Globalisation and french fries



A funny thought- before McDonald’s, no-one really got the concept of fries, in India. There were potato wafers, and huge fat potato chips, which were just thick slabs of carbohydrate fried in oil. And then came the world of slender strips, flash-fried in oil that was just the right temperature, and salted. There was a time, right when McDonald’s launched (I must have been in the 9th grade) when it was seen to be THE place. Like dude, have you been to Mac’s? Never mind that in the US, spiritual home to the Big Mac, the only people who wanted to eat at McDonald’s were homeless people and rednecks (not always a mutually exclusive group.) Still, the hypemachine rolled on and schoolkids everywhere lapped up the hype like a thick chocolate shake (not a milkshake, since it contained more vegetable fat than dairy product.)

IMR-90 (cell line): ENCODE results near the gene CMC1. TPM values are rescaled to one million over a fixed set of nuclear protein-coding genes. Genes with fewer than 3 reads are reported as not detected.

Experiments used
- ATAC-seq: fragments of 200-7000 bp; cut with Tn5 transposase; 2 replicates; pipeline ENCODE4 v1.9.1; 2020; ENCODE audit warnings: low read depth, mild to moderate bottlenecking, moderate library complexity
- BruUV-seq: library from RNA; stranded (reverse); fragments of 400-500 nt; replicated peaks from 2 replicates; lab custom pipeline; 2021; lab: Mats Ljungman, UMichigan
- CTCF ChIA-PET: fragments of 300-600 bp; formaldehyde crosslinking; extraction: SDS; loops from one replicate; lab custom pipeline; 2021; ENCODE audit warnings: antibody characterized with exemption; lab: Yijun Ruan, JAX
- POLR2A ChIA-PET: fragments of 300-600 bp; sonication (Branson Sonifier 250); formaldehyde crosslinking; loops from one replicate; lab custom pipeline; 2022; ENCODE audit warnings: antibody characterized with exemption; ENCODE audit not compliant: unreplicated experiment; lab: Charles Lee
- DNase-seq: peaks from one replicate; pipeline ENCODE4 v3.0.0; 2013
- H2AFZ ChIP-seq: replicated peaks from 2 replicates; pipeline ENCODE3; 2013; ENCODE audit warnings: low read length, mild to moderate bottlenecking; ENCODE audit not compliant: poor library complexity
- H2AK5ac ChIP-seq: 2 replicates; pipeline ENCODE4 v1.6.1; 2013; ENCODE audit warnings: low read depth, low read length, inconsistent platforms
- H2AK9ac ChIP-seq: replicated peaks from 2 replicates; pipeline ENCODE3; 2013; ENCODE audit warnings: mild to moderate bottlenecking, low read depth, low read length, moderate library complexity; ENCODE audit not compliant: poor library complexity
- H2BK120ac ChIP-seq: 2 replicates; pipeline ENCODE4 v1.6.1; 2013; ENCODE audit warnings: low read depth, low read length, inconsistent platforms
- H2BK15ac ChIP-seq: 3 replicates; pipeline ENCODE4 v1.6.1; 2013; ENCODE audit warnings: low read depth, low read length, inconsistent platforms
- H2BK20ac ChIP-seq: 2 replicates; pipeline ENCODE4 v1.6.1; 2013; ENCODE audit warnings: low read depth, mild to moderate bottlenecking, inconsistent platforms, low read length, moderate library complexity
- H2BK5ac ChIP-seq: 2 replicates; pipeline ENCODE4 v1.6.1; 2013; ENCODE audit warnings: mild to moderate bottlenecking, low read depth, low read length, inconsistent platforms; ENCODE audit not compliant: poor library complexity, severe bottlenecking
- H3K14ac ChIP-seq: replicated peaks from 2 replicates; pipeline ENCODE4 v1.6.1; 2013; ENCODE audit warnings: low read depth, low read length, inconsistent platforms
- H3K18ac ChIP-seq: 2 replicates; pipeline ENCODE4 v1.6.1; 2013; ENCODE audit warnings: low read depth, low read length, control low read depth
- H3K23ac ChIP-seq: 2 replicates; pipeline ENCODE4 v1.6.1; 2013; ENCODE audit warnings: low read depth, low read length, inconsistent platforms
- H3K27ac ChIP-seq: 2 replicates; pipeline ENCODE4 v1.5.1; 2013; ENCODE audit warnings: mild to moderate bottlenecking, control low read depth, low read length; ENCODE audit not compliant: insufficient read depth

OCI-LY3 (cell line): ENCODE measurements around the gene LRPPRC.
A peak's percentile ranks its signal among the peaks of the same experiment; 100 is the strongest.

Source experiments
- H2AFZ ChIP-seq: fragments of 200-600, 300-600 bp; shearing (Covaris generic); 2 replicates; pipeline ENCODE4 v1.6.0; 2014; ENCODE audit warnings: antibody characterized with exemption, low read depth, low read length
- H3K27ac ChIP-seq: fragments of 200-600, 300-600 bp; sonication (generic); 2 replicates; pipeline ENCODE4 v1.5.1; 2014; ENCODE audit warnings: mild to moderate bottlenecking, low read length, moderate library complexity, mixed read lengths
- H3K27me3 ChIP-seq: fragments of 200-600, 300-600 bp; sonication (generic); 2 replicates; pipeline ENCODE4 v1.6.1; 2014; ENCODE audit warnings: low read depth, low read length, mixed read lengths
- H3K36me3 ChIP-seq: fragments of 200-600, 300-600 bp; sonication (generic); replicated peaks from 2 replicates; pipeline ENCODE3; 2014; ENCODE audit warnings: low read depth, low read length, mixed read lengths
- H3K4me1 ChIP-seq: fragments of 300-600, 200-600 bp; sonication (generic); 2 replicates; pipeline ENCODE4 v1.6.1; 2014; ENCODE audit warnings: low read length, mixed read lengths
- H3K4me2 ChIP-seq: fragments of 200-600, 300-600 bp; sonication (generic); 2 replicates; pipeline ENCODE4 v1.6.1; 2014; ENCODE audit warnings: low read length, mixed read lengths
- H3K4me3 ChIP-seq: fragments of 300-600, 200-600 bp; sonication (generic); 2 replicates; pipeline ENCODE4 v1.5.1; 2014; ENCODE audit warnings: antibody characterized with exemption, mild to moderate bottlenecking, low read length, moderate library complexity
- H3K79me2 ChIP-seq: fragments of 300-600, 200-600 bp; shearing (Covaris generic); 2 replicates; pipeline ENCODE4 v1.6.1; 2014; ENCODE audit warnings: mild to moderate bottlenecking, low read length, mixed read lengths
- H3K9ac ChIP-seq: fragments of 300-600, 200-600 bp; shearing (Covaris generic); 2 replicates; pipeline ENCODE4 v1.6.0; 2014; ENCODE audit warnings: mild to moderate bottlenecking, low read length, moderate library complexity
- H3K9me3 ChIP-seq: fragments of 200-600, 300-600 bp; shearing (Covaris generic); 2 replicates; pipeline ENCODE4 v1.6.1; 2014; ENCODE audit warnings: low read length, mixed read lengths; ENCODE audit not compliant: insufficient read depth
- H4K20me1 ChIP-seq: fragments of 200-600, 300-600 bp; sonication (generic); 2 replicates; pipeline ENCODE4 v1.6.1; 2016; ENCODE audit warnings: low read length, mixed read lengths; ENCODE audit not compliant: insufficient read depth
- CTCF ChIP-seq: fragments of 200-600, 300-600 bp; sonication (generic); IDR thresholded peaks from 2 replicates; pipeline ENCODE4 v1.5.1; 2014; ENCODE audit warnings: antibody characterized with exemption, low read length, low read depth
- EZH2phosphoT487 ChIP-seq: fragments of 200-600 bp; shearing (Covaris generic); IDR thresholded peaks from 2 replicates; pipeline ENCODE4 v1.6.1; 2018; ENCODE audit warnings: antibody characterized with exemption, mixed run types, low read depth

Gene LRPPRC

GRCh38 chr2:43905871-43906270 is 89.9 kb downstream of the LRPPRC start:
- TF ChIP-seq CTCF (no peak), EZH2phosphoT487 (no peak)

Now, things have changed quite a bit. A McDonald’s then was Graceland, Mecca, Stonehenge and Machhu Pichhu rolled into one with a filet of fish thrown in for good measure. Today, thankfully, people seem to have graduated beyond considering it high cuisine. Which brings us to the point – why? I think the answer lies in globalisation. Unlike before, when phoren goods were something to eke out and use sparingly (like strips of Pears soap, cut into economic and thrifty slices so you wouldn’t waste a whole cake on a few baths) today, thanks to globalisation and the ability to pop down to a corner chemist and buy Mark’s and Spencer’s toiletries, we’ve come to realise the true value of many things we had overhyped and super-appreciated.

Thankfully, McDonald’s is one of those things. Which is sometimes a pity, because the actual fries are pretty damn tasty.